Everyone has objects to which they transfer their power: sports memorabilia, Beatles artifacts, paintings. The sticky point is: not everyone buys into the same stories. A World Series home run baseball is only valuable to people who don’t say, “Baseball? Who cares?” Beatles memorabilia only counts to those who don’t dismiss them as overrated. How about a painting like “Voice of Fire.” Is it worth 1.8 million dollars to you?

For Roman Catholics the consecrated hosts and wine of communion are much more than bread and wine. Scientific-minded sorts scoff at this. They don’t buy into the commonly accepted story. Those same scientists use money every day, so apparently they readily accept some forms of magic, but not others.

Money is big magic. If I want to go to see a movie—now that we’ve all agreed that my coupon piece of paper is not magical—I have an alternative. I can pull other magical pieces of paper out of my wallet, hand over an agreed number to the theatre and happily enjoy the film.

Of course, it depends which city I’m in at the time. If I were to pull out colourful Canadian pieces of paper at a movie theatre in an American city, they would be viewed with derision. Our paper is not so magical in the US.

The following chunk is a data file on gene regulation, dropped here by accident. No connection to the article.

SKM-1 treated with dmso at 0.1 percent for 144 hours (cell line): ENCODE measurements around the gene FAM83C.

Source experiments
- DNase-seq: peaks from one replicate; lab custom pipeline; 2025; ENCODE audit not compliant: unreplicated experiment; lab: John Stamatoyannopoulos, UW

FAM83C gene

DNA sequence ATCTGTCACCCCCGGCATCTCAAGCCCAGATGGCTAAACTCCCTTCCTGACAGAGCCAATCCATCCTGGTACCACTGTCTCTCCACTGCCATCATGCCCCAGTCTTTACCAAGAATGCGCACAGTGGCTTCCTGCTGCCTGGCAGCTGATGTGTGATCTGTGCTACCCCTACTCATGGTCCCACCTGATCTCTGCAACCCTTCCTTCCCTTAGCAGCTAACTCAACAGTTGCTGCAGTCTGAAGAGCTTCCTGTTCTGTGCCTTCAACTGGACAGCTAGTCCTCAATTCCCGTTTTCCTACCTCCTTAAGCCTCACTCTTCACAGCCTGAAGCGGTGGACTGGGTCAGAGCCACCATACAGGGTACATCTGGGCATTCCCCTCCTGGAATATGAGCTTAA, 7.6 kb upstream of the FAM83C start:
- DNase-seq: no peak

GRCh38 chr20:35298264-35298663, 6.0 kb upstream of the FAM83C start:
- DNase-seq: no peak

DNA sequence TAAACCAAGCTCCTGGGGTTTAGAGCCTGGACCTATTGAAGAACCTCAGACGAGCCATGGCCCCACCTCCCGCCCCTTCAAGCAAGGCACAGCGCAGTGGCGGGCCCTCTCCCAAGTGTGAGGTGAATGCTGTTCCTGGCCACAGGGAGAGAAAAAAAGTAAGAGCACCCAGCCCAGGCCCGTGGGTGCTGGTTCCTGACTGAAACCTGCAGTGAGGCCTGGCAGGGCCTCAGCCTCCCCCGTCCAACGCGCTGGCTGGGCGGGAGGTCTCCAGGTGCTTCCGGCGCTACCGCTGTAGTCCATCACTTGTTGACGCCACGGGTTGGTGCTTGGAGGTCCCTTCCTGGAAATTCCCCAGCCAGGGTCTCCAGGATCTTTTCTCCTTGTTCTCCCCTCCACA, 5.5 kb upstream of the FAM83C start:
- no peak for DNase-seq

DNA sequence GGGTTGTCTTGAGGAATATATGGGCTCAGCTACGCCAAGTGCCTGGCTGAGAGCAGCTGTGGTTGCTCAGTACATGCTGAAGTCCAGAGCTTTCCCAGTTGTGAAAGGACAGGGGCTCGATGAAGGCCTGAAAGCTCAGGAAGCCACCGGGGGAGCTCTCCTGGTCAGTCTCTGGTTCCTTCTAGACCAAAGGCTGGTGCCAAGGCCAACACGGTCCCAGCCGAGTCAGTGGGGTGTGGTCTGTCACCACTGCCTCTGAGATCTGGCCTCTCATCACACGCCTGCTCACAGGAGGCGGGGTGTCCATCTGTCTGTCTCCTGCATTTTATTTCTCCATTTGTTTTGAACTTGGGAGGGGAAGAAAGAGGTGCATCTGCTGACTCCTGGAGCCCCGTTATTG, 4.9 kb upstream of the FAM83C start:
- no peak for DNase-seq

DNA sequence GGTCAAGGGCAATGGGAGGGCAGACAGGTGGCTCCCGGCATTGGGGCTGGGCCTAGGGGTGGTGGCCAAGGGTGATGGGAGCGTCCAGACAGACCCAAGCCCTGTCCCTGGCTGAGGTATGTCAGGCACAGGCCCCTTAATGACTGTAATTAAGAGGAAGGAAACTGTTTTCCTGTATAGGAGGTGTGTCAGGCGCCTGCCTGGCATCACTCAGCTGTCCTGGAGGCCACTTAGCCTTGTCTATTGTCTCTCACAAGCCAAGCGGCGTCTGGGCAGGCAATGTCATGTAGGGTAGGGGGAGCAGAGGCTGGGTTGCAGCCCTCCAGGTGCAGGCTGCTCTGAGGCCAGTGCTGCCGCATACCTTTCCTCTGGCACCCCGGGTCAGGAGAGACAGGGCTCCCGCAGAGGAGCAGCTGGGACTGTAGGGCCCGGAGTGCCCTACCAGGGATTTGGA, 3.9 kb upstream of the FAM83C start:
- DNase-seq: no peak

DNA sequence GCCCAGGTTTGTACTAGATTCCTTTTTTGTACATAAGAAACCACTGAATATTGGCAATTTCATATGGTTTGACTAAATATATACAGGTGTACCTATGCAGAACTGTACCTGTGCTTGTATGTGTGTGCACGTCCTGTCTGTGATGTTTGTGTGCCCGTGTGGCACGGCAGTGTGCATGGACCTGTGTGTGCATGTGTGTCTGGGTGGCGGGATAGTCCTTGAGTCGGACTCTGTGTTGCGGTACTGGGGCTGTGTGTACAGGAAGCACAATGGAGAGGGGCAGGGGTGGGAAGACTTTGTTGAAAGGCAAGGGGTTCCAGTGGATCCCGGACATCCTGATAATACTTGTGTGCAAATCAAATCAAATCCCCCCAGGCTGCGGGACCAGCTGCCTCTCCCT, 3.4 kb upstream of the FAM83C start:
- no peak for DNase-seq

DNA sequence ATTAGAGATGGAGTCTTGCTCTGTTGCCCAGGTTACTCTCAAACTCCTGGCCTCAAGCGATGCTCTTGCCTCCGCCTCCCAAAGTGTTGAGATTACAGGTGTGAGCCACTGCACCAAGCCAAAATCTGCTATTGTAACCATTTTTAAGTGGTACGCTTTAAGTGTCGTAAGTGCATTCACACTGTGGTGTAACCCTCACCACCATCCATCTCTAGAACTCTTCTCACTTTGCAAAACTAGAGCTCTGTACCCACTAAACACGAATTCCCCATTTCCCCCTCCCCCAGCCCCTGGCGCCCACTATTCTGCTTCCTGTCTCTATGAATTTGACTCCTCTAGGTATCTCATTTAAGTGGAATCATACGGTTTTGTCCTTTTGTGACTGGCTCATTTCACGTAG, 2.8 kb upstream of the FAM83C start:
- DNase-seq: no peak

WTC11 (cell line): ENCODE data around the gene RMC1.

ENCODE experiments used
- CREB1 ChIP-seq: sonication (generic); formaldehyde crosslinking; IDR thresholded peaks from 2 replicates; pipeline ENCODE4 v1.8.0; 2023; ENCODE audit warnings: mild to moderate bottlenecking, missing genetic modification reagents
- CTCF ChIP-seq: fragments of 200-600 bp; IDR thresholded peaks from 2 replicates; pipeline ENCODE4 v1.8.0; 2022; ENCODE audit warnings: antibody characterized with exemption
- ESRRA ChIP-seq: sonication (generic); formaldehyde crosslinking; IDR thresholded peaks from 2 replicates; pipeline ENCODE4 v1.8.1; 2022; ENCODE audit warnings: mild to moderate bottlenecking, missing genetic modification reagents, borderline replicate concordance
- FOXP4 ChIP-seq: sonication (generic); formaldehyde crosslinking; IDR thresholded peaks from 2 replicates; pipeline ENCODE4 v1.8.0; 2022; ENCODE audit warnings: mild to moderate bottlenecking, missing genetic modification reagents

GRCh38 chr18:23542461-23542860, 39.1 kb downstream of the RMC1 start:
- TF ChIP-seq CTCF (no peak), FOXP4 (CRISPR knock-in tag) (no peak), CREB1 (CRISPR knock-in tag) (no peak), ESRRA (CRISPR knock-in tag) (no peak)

The paper itself doesn’t change, but as soon as our car drives across an imaginary, magical line the story does. (Or in the case of our wonderful Canadian money, the polymer doesn’t change, but the story does. We really do have some of the finest money in the world.)

Commonly accepted stories help our society to function. If we all accept the story that red means stop and green means go at a traffic light, we prevent accidents. If we buy into the story of concert tickets, we avoid stampedes at Paul MCartney concert hall doors. (The Beatles are definitely NOT overrated.)

Beyond that, we have to recognize the stories for what they are and choose to delegate our power carefully. I’ll keep this Steve Rogers baseball on display because I love it, but you can bet that I won’t be bidding on “Voice of Fire” any time soon.

BtbrewGCcAE9Dk4

 

 

 

 

 

The parable of the shovels

Two men stood on opposite sides of a field. An Overseer said, “Dig.”

shovelThe first man said “Okay! I can handle that. I’ve been preparing all my life to dig.” He selected his best shovel from five shovels leaning against a large storage shed, and he set to work. He had no trouble digging; his parents had paid for digging lessons when he was a child, and he had a college degree in shoveling. He was so good at digging that sometimes this man wished he had more shovels. The families of some of his friends had so many shovels they needed more than one storage shed. They had more than they could ever use, and this man knew his life would be better too, if he amassed a larger supply.